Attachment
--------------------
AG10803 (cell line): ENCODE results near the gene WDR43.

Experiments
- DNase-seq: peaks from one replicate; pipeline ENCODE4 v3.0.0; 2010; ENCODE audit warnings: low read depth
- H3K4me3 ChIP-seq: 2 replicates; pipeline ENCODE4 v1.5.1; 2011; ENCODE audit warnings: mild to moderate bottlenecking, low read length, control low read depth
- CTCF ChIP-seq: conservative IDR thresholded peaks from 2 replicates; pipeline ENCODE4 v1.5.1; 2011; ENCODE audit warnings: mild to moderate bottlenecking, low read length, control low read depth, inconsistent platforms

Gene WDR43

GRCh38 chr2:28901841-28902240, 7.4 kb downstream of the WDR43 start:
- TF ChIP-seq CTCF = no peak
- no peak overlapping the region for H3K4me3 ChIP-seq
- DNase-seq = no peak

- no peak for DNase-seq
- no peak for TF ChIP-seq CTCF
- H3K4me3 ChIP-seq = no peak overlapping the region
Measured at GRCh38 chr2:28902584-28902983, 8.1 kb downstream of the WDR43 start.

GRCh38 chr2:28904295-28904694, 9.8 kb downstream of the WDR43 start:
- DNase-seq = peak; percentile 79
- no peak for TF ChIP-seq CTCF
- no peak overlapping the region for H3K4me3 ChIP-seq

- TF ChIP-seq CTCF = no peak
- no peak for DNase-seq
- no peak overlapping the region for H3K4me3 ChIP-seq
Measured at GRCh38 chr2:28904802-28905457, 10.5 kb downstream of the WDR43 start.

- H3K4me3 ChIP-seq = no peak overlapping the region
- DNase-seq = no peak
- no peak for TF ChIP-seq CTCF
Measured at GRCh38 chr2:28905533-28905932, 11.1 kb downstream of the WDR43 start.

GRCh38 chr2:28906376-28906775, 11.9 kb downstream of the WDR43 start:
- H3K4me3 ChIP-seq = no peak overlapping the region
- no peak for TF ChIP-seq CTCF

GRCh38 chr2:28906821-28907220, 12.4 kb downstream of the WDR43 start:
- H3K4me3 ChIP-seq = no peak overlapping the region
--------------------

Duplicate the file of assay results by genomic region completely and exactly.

AG10803 (cell line): ENCODE results near the gene WDR43.

Experiments
- DNase-seq: peaks from one replicate; pipeline ENCODE4 v3.0.0; 2010; ENCODE audit warnings: low read depth
- H3K4me3 ChIP-seq: 2 replicates; pipeline ENCODE4 v1.5.1; 2011; ENCODE audit warnings: mild to moderate bottlenecking, low read length, control low read depth
- CTCF ChIP-seq: conservative IDR thresholded peaks from 2 replicates; pipeline ENCODE4 v1.5.1; 2011; ENCODE audit warnings: mild to moderate bottlenecking, low read length, control low read depth, inconsistent platforms

Gene WDR43

GRCh38 chr2:28901841-28902240, 7.4 kb downstream of the WDR43 start:
- TF ChIP-seq CTCF = no peak
- no peak overlapping the region for H3K4me3 ChIP-seq
- DNase-seq = no peak

- no peak for DNase-seq
- no peak for TF ChIP-seq CTCF
- H3K4me3 ChIP-seq = no peak overlapping the region
Measured at GRCh38 chr2:28902584-28902983, 8.1 kb downstream of the WDR43 start.

GRCh38 chr2:28904295-28904694, 9.8 kb downstream of the WDR43 start:
- DNase-seq = peak; percentile 79
- no peak for TF ChIP-seq CTCF
- no peak overlapping the region for H3K4me3 ChIP-seq

- TF ChIP-seq CTCF = no peak
- no peak for DNase-seq
- no peak overlapping the region for H3K4me3 ChIP-seq
Measured at GRCh38 chr2:28904802-28905457, 10.5 kb downstream of the WDR43 start.

- H3K4me3 ChIP-seq = no peak overlapping the region
- DNase-seq = no peak
- no peak for TF ChIP-seq CTCF
Measured at GRCh38 chr2:28905533-28905932, 11.1 kb downstream of the WDR43 start.

GRCh38 chr2:28906376-28906775, 11.9 kb downstream of the WDR43 start:
- H3K4me3 ChIP-seq = no peak overlapping the region
- no peak for TF ChIP-seq CTCF

GRCh38 chr2:28906821-28907220, 12.4 kb downstream of the WDR43 start:
- H3K4me3 ChIP-seq = no peak overlapping the region